Tuesday, the Christie administration announced that a $72 million federal settlement with Volkswagen will be overseen by the state’s Department of Environmental Protection. According to the administration, the state has already begun work on a “Beneficiary Mitigation Plan,” determining which programs get the funds.
Last week, Gov. Christie’s office issued a press release announcing that the Attorney General’s Office settled a separate lawsuit they filed against the company for allegedly violating New Jersey’s clean air laws and defrauding consumers. It settled for $69 million. What’s unclear is how that $69 million will be spent.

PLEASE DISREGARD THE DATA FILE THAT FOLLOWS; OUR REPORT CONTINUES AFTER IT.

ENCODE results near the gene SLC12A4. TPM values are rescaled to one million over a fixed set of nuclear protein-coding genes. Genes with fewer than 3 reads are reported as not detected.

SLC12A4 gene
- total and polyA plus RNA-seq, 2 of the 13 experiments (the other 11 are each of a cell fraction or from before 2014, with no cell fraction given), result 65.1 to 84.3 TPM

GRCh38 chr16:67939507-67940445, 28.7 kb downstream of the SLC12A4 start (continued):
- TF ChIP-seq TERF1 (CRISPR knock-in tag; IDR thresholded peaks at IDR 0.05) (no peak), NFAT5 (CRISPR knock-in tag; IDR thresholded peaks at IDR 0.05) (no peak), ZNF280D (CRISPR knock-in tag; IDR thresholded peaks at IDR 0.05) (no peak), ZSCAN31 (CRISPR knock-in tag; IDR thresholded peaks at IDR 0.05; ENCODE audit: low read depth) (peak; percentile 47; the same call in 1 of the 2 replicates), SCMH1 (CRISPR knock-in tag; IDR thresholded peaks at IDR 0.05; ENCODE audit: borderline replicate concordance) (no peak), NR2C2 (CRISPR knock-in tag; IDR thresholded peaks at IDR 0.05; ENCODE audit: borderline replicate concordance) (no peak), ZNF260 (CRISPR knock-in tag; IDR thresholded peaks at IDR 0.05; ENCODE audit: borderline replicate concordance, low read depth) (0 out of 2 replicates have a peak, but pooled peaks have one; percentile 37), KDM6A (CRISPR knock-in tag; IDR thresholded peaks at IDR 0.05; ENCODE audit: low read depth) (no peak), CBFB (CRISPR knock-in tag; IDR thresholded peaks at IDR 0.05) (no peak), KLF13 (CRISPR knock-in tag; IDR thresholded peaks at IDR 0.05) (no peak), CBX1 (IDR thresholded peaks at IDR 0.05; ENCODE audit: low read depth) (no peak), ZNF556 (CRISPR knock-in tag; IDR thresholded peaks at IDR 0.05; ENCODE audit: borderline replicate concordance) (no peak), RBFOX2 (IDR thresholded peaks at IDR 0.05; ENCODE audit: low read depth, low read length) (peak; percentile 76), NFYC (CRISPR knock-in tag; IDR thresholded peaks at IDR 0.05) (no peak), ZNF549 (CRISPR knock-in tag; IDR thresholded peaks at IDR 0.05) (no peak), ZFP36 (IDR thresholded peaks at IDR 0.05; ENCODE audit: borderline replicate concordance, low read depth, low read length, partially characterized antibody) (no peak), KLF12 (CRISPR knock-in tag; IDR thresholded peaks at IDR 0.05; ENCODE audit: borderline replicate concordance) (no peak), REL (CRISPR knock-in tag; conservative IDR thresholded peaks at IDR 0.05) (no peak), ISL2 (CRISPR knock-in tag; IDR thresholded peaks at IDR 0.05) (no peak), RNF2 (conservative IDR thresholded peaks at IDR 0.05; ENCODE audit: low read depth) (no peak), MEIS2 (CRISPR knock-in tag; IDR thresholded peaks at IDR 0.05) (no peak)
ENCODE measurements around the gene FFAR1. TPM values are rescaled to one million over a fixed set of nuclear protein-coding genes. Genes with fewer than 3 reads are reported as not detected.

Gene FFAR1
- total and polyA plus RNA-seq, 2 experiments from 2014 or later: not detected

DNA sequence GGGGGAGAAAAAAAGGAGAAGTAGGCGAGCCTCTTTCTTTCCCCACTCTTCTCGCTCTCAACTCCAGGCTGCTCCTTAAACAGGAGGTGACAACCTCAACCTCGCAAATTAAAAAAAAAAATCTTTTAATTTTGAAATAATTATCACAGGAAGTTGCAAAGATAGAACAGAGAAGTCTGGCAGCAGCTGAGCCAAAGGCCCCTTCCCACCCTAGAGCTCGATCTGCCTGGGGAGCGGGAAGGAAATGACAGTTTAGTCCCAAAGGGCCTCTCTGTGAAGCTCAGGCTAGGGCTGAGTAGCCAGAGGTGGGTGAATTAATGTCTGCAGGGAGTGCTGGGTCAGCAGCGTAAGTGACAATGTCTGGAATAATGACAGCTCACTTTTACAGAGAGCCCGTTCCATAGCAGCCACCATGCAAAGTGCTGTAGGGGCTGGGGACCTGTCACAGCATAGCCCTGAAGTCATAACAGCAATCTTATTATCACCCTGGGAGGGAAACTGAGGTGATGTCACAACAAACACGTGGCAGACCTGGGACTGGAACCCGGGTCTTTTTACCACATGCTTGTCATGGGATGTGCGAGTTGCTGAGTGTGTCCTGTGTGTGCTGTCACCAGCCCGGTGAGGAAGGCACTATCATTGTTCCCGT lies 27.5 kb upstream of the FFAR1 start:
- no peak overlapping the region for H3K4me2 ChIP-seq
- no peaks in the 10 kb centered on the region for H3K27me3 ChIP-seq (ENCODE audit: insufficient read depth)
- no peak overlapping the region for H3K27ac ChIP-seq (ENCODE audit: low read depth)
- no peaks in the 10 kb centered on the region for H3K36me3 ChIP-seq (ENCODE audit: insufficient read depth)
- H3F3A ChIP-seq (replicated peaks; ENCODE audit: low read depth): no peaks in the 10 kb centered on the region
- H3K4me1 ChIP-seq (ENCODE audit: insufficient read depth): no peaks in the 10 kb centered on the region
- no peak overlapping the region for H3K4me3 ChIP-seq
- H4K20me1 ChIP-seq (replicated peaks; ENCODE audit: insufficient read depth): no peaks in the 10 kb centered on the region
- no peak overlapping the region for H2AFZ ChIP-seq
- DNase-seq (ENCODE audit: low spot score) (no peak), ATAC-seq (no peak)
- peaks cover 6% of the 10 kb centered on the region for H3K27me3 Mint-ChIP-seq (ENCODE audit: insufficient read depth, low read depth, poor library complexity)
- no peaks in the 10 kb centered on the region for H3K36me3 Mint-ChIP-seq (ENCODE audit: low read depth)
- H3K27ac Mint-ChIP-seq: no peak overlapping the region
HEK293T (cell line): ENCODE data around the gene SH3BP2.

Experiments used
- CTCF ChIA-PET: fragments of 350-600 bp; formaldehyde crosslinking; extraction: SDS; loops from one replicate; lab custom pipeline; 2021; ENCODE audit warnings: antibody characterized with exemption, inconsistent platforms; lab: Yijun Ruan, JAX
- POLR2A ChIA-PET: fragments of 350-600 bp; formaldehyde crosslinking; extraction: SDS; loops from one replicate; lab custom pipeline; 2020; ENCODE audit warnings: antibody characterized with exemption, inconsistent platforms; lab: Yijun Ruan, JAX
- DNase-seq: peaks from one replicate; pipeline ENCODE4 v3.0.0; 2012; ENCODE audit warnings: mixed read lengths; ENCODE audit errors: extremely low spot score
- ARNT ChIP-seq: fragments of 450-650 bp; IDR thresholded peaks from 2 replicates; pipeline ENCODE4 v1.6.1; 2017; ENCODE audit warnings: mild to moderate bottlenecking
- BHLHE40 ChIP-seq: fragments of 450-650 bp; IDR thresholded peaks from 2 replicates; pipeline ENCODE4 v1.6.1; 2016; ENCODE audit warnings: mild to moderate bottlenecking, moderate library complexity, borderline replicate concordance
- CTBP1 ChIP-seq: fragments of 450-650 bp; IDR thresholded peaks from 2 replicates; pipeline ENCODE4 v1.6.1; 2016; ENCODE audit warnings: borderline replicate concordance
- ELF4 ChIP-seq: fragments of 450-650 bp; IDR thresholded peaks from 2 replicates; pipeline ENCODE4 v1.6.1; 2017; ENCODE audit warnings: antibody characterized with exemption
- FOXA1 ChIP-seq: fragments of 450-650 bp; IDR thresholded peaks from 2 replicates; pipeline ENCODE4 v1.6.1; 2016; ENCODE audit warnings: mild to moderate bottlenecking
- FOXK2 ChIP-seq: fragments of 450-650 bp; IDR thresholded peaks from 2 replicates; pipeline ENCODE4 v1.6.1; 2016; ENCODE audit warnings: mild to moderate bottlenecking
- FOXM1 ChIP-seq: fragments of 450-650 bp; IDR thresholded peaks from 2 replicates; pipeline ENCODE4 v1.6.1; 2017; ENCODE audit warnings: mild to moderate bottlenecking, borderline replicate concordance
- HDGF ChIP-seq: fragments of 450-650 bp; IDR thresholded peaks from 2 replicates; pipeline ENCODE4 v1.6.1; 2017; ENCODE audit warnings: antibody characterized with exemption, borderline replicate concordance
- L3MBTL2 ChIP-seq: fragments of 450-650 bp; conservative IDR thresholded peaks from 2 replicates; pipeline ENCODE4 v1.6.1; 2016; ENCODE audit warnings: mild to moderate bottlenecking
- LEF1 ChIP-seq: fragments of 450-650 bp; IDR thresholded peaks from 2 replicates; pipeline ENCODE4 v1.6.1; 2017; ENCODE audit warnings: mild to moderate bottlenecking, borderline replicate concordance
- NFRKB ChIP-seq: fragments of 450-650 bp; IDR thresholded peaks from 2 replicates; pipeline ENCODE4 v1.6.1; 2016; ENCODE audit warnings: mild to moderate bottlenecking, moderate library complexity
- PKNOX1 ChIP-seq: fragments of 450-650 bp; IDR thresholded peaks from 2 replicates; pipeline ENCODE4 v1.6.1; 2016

You may remember ballot question two this election, which called for an amendment to the Constitution to put money from environmental lawsuits into a lock box, only to be used to repair, restore, replace or preserve the state’s natural resources.
It did win the vote, but hasn’t gone into effect just yet.
While some environmental advocates don’t believe the settlement falls under the constitutional amendment, Ed Potosnak, the Executive Director of the NJ League of Conservation Voters says the money should go to reduce air pollution.
“Our children are breathing in toxic air every day when they go to and from school on school buses and if we can get them an electrified school bus, they’ll be much safer and happier and healthier,” said Potosnak.
In a statement, Volkswagen said the company’s “agreement with New Jersey resolves one of the most significant remaining legal exposures related to the diesel matter in the United States.”
We reached out to the Governor’s Office to clarify how the $69 million will be used and we are still waiting for a response.